The Galapagos archipelago (a chain of many islands) is made up of thirteen major islands located on the Equator about 600 miles west into the Pacific Ocean from the coast of Ecuador, South America. The Galapagos Islands are made up of thirteen major islands, six smaller islets, and fifty still smaller islets and rocky formations. 1
Evolutionary thinking has changed the way people have viewed not just the world and human origins but also the way they view the cosmos and everything that possibly exists within its confines.
Evolution being the "scientific" foundation accepted in today's world has logically led to the acceptance of life on other planets simply because if it happened here by chance, then it could happen many other places in the universe. Millions of dollars are spent every year in the SETI (Search for Extraterrestrial Intelligence) project to prove their existence, yet no hard evidence exists of life on other planets or that any planets actually exist outside of our solar system.
Young earth creation scientists who agree on what the bible teaches about creation may still disagree on the interpretation of natural phenomena. Such is the case with creation scientists Robert Gentry 1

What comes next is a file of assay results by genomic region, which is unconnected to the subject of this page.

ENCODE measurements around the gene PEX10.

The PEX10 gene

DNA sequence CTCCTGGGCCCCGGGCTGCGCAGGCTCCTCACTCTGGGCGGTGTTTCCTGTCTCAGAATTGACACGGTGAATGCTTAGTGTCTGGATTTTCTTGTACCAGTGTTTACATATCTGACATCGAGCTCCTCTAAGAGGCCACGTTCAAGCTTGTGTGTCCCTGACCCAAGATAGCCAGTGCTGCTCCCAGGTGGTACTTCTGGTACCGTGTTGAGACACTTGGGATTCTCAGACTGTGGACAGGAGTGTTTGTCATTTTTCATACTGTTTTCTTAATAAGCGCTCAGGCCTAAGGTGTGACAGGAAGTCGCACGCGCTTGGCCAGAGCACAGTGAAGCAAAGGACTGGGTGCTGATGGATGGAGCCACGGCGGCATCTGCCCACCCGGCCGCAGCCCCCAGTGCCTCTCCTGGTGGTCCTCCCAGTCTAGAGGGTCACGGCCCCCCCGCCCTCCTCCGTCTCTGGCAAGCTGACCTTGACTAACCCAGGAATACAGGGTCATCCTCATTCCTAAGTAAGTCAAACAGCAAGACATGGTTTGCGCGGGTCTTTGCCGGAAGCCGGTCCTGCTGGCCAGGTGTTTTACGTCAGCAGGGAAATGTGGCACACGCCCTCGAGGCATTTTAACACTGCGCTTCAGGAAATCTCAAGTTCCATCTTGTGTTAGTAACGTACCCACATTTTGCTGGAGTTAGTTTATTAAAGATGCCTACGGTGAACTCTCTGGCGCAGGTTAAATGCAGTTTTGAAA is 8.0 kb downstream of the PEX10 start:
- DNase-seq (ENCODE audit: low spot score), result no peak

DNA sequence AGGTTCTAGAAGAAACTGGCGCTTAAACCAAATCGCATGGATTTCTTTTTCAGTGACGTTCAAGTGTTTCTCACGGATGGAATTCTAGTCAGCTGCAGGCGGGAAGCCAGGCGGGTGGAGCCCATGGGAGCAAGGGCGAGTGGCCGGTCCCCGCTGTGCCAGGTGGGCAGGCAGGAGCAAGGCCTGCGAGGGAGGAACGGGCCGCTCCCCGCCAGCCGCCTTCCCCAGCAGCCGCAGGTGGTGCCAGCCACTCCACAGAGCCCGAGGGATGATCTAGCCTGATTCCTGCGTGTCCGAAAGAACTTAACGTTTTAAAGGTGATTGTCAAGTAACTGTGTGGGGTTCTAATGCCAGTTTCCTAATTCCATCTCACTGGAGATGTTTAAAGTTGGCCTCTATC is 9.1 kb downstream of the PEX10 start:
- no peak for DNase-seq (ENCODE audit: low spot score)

Parts I and II mentioned young carbon 14 dates as evidence that very old isotopic dates correspond to true ages in the thousands of years. Also, helium retention in zircons and the pattern of discordances in isotopic dates suggest an increase of decay rates in the past. There is also evidence that human mutation rates were faster in the past, which is consistent with a higher level of radiation. Furthermore, the genetic diversity of humans and other organisms suggests an origin a few thousand years ago. Several references by Anderson and Spangler suggest that decay rates can vary.
Part I mentioned helium retention in zircons and young carbon 14 dates as evidences for a recent creation and for an acceleration of decay rates in the past. Such an increase in decay rates should have more of an effect on ages computed from isotopes with long half-lives than elements with short half-lives.